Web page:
U.S. Pat. No. 1,954,659, issued to Will on Aug. 6, 1934, for a Candle and Method of Making Same, teaches a candle that includes “50% or more vegetable oil combined with paraffin wax, stearic acid, beeswax or other waxes, . . . if the vegetable oil, such as rapeseed oil is first hydrogenated.” The goal of the Will patent is to process vegetable oil in such a manner as to cause it to change from a liquid to a solid. The type of oil used by Will (e.g., high erucic-content rapeseed) combined with his “hydrogenation” method achieved a solidification or “hardening” of the oil. Nonetheless, Will's use of the word “hydrogenation” has a meaning different from hydrogenation as used in the present invention.
 Circa 1930, hydrogenation was carried out using a hydrogenation catalyst that favored both (1) hydrogenation of unsaturated triglyceride fatty acid molecules and (2) isomerization of cis (“Z”) fatty acid isomers to trans (“E”) fatty acid isomers. Both (1) and (2) result in an increased melting point, and thus the desired “hardening” of the oil is achieved without fully hydrogenating the unsaturated triglycerides. This in turn results in a candle that is sufficiently hard for its intended purpose (to be freestanding), but that creates an undesirable amount of soot or smoke due to unsaturated triglycerides.
 By circa 1930 standards, it is estimated that the Iodine Value (IV, a measure of the degree of unsaturation of a fatty acid, defined below) for hydrogenated rapeseed oil would have been even greater because of isomerization and high erucic acid content (approximately 20% or higher C22 mono-unsaturated fatty acid content). Thus, a paraffin and TG candle made by Will would have produced significant amounts of soot due to both paraffin and unsaturated TG combustion products.
 In contrast to TGs which appear to have not been used in candles for the last 70 years, FFAs have been used (combined with paraffin) regularly from the time of Will to the present. Typically, paraffin/FFA candles are approximately 85-95% paraffin and 5-15% FFA, by weight (amongst other ingredients). The FFA is added to enhance the opacity of the resultant candle. Since hydrogenation techniques have improved since the time of Will, it is now possible to produce stearic acid (a common FFA) that has an IV near 1 and below.
 Current paraffin/FFA candles that include this low IV FFA material still produce undesired amounts of soot, however, because the limited amount of low IV FFA in the candle mixture is not sufficient to compensate for the soot (i.e., the combustion products) of the remaining paraffin. This is in part due to the fact that in prior art paraffin/FFA candles, the FFA was not added to reduce soot, but to effect opacity and/or rheology. Thus, a need does exist for a paraffin/FFA candle that is substantially non-sooting.
 It should also be recognized that paraffin is derived from a non-renewable source. Therefore, to the extent the present invention uses material other than paraffin in a candle, there is a need to utilize material from a renewable source.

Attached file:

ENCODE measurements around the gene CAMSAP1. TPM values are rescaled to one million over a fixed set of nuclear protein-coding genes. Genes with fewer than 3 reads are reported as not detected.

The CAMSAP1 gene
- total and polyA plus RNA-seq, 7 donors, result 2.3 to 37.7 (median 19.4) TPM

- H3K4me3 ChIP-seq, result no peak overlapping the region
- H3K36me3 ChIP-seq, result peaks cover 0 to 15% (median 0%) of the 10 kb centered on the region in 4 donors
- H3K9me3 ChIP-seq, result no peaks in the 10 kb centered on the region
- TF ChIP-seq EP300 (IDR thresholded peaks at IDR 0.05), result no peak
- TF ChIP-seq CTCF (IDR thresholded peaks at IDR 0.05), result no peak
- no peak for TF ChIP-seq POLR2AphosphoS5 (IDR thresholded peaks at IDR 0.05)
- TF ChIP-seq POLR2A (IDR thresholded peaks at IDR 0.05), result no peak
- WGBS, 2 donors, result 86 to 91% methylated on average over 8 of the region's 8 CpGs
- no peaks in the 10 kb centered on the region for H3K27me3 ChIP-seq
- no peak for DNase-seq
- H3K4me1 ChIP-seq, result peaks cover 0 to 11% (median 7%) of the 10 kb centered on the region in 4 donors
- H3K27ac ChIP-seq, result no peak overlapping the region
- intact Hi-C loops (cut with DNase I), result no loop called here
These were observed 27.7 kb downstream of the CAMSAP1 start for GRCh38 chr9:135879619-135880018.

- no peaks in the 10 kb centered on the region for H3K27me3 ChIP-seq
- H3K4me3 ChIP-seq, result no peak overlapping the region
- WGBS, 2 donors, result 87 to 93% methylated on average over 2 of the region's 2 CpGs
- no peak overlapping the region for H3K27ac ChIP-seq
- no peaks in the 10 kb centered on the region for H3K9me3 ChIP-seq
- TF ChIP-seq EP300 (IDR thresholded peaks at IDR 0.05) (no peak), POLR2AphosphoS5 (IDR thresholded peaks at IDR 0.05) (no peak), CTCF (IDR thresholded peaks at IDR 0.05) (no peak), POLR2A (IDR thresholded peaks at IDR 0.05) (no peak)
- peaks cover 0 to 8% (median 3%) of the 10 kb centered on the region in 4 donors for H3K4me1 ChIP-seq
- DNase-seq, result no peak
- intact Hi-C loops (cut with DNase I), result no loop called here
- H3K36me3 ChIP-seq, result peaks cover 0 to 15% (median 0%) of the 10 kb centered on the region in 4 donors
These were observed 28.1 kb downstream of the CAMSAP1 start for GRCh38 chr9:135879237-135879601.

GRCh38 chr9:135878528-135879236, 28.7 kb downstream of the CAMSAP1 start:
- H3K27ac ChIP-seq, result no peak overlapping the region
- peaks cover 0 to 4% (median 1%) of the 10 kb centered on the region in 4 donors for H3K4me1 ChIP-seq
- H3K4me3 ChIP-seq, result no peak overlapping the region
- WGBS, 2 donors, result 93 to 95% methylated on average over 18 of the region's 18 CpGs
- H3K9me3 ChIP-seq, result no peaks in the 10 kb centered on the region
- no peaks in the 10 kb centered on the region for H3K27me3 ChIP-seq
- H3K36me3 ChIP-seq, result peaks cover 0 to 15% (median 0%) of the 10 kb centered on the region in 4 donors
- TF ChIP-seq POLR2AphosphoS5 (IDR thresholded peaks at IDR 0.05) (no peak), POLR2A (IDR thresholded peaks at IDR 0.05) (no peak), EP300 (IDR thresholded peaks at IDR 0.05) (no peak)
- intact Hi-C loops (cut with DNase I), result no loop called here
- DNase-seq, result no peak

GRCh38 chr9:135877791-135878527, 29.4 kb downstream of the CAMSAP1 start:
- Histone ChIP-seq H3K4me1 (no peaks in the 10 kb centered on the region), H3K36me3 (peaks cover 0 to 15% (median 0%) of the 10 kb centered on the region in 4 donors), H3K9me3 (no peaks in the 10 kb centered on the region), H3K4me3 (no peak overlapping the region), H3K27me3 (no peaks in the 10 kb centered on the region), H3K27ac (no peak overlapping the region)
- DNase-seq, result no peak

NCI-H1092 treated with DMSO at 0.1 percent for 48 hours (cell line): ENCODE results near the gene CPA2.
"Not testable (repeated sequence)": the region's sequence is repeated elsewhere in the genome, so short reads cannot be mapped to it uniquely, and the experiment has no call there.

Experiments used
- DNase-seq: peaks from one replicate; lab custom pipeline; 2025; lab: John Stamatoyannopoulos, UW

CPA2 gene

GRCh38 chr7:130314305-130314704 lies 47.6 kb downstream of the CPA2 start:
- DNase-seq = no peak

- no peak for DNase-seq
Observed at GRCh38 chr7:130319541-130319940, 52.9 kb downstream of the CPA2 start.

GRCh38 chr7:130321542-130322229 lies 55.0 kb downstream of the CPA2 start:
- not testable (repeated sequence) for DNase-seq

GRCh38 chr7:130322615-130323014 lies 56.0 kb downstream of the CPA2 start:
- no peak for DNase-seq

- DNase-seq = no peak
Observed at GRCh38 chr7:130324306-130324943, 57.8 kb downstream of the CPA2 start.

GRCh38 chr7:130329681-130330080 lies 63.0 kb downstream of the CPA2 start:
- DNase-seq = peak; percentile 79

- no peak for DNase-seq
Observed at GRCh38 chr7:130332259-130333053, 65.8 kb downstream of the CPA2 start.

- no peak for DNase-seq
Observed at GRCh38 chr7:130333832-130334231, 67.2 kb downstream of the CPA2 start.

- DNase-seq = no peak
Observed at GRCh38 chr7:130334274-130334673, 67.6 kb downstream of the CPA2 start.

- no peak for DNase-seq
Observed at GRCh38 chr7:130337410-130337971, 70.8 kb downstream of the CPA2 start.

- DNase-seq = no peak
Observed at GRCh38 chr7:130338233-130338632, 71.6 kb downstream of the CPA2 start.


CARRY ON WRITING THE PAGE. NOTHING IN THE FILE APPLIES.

Accordingly, it is an object of the present invention to provide a substantially soot free candle that contains paraffin.
 It is another object of the present invention to provide a substantially soot free paraffin containing candle that includes low IV triglycerides.
 It is a further object of the present invention to provide a substantially soot free paraffin containing candle that includes low IV free fatty acids.
 It is yet a further object of the present invention to provide a substantially soot free candle that includes low IV fatty alcohols alone or in combination with low IV free fatty acids and/or low IV Triglycerides and/or Paraffin.
 These and related objects of the present invention are achieved by the substantially non sooting candles as described herein.
 The present invention includes several groups of candles. These include paraffin/TG/FFA, paraffin/TG and paraffin/FFA candles. The paraffin/TG/FFA and paraffin/TG candles preferably contain fatty material having an IV of approximately 12.5 or less (thus including IVs of 8,5,3,1,0.5, etc.).
 The paraffin/FFA candles preferably contain greater than approximately 15% FFA by weight (e.g., 20%,30%,40%,50%,60%, etc.) and the IV of that FFA is preferably approximately 2 or less.
 Additional groups of candles include fatty alcohols, fatty alcohols/FFA, fatty alcohol/TG, fatty alcohol/paraffin, fatty alcohol/FFA/TG, fatty alchohol/FFA/paraffin, fatty alcohol/FFA/TG/paraffin. In these combinations, fatty alcohols, FFA and TG comprise “fatty material” preferably having an IV of 12.5 or less, more preferably having an IV of 2 or less, and most preferably having an IV of 1 or less.
 The fatty material (fatty alcohol, TG, or FFA) is preferably plant source, but may be from other sources.
 The amount of paraffin in a candle of the present invention may vary widely, depending on TG and/or FFA and/or fatty alcohol percentages and IV values, amongst other considerations. Fatty alcohols having chain length of 12 to 18 carbons and having exceptional color (water white, APHA≦5) and extremely low IV are particularly preferred and readily available. The APHA (American Public Health Association) color determination method is a test that compares the color of near-clear and near-colorless liquid samples to color ratings in the platinum-cobalt system following the standard test procedures defined by the American Society for Testing and Materials in the following: ASTM D5386-93b, formerly ASTM D1209.